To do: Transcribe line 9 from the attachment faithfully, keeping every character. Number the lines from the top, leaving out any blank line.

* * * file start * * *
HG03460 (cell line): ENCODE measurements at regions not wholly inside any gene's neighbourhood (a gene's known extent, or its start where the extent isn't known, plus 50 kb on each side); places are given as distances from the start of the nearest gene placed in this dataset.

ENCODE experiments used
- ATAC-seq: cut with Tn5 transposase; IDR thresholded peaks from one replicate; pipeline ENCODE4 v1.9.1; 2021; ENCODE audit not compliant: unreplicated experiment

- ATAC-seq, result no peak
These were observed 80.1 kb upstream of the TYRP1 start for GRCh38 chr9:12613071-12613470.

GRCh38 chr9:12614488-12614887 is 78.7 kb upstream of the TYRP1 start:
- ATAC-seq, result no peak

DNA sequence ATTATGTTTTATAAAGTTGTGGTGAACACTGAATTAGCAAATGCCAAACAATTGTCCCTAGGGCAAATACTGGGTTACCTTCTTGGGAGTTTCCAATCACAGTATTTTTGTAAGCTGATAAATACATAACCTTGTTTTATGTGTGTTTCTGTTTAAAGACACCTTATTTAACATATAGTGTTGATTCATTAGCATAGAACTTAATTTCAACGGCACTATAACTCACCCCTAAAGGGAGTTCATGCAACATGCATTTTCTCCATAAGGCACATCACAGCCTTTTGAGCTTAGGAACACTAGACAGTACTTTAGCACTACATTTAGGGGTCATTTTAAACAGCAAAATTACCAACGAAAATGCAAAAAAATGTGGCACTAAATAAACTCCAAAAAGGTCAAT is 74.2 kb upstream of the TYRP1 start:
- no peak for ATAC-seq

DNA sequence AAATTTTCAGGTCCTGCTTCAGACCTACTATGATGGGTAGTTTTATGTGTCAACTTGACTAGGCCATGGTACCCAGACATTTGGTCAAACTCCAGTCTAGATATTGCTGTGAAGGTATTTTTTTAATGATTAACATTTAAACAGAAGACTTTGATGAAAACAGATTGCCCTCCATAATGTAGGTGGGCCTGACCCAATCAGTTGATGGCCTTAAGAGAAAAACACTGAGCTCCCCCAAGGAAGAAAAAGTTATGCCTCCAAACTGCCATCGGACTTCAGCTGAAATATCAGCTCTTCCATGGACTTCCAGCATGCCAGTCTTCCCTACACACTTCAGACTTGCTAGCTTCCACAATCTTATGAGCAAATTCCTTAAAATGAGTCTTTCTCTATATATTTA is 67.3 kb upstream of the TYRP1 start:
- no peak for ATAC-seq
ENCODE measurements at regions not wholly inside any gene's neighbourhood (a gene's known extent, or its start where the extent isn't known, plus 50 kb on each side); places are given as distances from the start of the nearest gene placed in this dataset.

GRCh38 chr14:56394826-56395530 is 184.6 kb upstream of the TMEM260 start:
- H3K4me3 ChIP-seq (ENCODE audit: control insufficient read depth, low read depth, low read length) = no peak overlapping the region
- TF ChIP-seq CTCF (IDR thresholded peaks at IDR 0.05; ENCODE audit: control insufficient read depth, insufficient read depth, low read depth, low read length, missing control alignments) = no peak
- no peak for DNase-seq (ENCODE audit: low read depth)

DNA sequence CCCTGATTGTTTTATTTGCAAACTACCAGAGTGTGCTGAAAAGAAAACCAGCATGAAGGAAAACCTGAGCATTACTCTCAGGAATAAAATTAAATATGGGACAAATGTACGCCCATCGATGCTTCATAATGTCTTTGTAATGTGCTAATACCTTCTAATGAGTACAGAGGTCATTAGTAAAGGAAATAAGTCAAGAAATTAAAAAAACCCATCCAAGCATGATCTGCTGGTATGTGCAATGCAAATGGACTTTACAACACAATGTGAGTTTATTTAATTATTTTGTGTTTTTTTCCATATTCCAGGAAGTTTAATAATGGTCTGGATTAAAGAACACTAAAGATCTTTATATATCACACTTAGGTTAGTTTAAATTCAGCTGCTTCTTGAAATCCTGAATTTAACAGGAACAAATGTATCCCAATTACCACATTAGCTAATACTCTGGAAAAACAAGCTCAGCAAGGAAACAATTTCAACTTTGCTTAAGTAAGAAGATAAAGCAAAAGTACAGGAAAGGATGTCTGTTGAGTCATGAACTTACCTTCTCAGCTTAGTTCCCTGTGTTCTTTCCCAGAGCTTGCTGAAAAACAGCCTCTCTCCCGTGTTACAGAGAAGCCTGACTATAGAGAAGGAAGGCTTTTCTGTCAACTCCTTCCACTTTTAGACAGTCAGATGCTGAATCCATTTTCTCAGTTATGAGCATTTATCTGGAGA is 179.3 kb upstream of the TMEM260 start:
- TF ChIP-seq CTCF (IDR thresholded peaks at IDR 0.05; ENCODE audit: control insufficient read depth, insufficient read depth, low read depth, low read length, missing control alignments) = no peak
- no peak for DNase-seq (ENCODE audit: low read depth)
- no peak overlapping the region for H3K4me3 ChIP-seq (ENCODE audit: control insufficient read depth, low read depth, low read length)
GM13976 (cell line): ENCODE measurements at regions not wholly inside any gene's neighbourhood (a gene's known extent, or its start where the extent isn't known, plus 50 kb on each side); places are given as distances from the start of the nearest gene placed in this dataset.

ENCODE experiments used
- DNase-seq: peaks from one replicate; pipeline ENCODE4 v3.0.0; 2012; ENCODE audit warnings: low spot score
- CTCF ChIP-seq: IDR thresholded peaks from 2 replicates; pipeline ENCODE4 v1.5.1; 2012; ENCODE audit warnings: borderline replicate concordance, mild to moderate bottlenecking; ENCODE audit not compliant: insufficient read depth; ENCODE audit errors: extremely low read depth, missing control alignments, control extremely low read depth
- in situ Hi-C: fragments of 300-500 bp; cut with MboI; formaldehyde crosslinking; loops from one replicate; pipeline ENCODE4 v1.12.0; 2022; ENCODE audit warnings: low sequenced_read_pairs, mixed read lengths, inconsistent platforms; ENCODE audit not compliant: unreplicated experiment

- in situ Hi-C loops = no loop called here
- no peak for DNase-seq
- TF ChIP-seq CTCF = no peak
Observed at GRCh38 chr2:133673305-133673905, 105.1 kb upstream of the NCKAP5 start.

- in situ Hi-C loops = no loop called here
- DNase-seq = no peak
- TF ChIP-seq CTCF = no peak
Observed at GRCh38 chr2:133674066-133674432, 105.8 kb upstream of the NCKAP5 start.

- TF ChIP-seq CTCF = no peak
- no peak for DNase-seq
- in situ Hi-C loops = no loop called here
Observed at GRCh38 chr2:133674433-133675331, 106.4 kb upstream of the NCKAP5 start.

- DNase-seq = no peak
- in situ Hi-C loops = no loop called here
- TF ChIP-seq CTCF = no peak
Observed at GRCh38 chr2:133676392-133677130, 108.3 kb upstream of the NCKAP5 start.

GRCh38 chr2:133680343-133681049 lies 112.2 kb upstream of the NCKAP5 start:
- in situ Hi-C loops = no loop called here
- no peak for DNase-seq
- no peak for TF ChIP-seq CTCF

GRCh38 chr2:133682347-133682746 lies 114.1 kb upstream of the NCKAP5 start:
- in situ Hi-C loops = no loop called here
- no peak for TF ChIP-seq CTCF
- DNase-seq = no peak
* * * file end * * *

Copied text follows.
- no peak for ATAC-seq